Rob finally emerges from the men’s room, looking pale and gaunt. He’s dropped fourteen pounds this past week.  I kind of admire him for that, but keep all admiration boxed, noting the inappropriateness. He makes his way to the four of us. Maggie is weeping in her graceful, polite way. Richard is broken, quiet and slouched. Ollie is strong, staying focused and engaged.  As for myself, I am a sack of nerves under a veil of contemplative sadness.  Rosie is gone. At twenty-five, she is gone from us. The darkness is undeniable, but there is a light I can see, a small tiny light, barely visible.  I know I must stay focused on that light, and will it with all I have in me, for it to get bigger, though it will take time.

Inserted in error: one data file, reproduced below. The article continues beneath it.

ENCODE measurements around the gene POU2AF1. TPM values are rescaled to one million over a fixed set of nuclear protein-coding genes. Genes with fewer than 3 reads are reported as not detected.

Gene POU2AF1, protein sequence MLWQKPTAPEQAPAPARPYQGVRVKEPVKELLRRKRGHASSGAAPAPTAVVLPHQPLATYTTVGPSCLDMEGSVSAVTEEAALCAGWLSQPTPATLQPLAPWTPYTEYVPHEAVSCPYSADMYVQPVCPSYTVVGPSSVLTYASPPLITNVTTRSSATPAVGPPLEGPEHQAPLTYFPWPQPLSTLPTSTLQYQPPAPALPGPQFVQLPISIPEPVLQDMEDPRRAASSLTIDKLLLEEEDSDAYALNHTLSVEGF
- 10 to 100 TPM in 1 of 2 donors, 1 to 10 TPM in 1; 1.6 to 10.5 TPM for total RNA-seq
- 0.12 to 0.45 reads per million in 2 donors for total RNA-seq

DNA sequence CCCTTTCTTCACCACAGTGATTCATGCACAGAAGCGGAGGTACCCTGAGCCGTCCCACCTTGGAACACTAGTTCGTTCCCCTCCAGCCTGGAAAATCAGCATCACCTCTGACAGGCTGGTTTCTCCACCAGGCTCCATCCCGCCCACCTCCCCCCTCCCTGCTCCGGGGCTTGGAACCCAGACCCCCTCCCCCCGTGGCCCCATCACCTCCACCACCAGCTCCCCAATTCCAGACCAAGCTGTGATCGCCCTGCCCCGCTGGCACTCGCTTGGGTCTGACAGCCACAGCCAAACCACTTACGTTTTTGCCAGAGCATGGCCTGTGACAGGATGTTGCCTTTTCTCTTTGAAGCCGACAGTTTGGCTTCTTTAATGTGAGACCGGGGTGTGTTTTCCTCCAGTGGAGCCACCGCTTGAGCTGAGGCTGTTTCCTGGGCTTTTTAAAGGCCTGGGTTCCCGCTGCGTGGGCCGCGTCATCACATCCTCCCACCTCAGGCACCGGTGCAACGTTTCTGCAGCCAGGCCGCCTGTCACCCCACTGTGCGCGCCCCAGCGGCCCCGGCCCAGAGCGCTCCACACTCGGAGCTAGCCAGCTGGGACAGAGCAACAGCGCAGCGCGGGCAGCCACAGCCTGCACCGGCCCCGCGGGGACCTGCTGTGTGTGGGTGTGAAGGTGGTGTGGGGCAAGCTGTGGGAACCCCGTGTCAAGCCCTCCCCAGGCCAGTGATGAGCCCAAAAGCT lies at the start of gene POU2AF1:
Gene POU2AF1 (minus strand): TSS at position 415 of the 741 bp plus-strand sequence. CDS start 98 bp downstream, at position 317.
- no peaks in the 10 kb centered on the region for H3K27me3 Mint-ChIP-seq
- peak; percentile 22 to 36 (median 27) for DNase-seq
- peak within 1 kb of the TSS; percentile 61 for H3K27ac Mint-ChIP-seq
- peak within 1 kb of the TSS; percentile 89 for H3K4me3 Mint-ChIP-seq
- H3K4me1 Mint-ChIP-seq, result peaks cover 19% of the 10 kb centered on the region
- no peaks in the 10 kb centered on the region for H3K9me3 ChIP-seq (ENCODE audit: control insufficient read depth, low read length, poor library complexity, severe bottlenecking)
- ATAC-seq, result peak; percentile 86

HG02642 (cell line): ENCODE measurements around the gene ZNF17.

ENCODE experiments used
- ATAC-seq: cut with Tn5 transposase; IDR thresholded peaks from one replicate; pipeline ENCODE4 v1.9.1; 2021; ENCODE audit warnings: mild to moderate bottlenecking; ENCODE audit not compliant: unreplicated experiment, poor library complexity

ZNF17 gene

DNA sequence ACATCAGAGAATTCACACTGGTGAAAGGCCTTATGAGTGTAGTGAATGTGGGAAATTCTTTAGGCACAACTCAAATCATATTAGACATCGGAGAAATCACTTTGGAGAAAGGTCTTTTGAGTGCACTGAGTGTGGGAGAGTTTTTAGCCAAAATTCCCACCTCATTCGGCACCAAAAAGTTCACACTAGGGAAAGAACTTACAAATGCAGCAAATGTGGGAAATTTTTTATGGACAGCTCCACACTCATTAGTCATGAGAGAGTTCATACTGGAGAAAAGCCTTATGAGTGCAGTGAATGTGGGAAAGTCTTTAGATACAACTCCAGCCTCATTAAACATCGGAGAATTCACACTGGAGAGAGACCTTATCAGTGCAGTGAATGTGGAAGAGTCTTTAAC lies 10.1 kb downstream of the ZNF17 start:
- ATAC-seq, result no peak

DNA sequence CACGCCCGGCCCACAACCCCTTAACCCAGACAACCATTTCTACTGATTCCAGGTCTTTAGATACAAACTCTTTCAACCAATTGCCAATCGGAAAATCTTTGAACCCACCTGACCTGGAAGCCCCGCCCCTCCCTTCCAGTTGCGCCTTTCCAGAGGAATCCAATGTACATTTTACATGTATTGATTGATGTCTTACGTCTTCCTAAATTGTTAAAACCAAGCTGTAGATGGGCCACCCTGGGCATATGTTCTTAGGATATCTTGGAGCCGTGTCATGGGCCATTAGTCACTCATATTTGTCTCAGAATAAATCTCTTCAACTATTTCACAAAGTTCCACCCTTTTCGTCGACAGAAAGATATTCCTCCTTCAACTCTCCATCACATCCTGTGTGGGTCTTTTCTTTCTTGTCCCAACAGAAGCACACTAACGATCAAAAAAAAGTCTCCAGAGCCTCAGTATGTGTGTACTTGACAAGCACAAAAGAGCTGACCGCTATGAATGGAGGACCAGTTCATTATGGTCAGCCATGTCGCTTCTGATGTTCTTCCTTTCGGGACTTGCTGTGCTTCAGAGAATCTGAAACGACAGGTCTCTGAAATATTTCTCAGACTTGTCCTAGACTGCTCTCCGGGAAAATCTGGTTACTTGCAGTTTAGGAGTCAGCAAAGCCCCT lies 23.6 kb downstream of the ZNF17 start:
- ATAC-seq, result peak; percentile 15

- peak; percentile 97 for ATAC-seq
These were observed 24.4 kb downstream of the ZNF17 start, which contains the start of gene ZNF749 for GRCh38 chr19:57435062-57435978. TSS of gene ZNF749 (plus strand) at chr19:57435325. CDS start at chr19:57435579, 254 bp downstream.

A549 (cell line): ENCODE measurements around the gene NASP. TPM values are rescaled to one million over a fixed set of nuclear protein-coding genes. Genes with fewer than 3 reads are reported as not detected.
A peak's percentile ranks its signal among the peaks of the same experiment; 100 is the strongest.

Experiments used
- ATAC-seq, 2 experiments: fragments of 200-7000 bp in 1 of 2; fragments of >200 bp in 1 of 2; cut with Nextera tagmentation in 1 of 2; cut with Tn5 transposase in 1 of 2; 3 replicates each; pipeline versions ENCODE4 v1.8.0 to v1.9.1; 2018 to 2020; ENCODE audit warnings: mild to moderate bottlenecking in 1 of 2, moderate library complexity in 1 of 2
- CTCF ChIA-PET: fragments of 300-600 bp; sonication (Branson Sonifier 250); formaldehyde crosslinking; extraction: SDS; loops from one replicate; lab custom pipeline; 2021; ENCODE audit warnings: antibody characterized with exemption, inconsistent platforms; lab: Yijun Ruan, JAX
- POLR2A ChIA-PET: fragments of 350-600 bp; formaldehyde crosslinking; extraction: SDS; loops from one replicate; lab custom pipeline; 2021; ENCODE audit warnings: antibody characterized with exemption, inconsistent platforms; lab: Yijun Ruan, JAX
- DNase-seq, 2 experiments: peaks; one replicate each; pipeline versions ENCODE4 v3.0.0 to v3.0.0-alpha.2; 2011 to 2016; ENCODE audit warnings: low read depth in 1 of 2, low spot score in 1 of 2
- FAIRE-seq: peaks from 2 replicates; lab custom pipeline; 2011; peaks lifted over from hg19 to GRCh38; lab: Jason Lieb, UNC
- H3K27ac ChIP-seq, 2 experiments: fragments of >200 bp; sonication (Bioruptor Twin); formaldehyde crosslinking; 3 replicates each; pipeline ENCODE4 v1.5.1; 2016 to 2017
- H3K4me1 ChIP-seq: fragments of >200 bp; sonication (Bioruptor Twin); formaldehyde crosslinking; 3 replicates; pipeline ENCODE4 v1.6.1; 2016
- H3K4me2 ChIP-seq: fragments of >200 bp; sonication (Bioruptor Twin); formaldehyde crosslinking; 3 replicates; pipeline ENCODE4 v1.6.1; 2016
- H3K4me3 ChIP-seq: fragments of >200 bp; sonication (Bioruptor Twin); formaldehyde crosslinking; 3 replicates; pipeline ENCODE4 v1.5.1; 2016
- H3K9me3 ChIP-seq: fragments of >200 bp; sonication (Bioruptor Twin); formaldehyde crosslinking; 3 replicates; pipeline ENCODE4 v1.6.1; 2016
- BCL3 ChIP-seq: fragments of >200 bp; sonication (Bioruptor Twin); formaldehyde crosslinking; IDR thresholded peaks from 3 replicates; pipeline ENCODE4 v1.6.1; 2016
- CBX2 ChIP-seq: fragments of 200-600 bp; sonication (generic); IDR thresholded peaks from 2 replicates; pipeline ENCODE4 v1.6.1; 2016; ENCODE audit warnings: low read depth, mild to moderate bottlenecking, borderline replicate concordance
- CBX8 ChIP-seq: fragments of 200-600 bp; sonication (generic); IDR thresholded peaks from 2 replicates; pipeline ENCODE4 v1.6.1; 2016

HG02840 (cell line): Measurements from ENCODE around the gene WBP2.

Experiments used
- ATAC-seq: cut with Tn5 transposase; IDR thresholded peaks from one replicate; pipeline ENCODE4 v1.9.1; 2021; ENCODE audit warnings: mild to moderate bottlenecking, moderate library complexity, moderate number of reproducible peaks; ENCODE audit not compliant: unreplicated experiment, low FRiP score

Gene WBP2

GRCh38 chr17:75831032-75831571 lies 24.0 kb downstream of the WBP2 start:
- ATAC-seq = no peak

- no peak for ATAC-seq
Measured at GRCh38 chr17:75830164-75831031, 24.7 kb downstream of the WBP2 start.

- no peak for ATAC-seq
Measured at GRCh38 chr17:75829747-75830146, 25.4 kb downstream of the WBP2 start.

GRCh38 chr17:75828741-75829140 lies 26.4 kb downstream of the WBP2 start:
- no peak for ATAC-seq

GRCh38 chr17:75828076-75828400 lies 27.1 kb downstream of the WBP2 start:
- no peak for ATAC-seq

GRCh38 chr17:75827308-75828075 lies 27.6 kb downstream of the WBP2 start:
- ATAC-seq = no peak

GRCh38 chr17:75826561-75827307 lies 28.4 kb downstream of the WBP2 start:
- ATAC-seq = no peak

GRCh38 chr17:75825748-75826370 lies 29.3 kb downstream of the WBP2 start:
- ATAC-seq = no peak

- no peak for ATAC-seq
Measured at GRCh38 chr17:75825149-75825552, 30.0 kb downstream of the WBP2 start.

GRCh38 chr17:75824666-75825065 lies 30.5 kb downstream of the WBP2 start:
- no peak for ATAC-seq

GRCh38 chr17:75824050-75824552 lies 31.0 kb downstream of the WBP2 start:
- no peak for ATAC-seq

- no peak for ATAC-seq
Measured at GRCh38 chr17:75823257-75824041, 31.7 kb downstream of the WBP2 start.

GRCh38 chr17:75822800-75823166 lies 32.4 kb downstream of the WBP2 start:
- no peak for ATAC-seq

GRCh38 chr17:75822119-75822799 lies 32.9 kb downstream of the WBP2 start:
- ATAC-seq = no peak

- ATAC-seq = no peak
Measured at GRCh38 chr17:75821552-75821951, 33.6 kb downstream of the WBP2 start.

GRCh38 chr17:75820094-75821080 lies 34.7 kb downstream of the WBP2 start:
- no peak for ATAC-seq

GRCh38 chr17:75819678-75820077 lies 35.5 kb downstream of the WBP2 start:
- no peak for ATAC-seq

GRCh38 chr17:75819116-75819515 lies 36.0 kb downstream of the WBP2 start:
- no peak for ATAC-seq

When I’d gone to meet Rosie at her studio apartment last weekend, I’d brought the four hundred dollars she’d reluctantly asked of me. She said it was for rent, but I knew she was lying. We didn’t hug during our initial greeting. Why would we?  “Does daddy know you’re here?” she asked pointedly. “No, of course not!  You asked me not to tell him!”  I retorted, defensively.  Honestly, I always felt awful lying to Rob about my visits to Rosie’s, so my defensiveness was actually more about my own guilt.  “Don’t shout at me!” Rosie snarled. And there we were, at odds with each other again.  This vortex of misguided animosity, defiance and resentment, on both parts, was truly tiring.  Rob could never see Rosie in this state of addiction, with her unwashed hair and body odor, tattooed arms and chest, and her yellowed teeth.  Rob’s image of Rosie was unblemished, through a doting father’s filtered lens. He would be devastated by this reality. He couldn’t handle it.  He wouldn’t.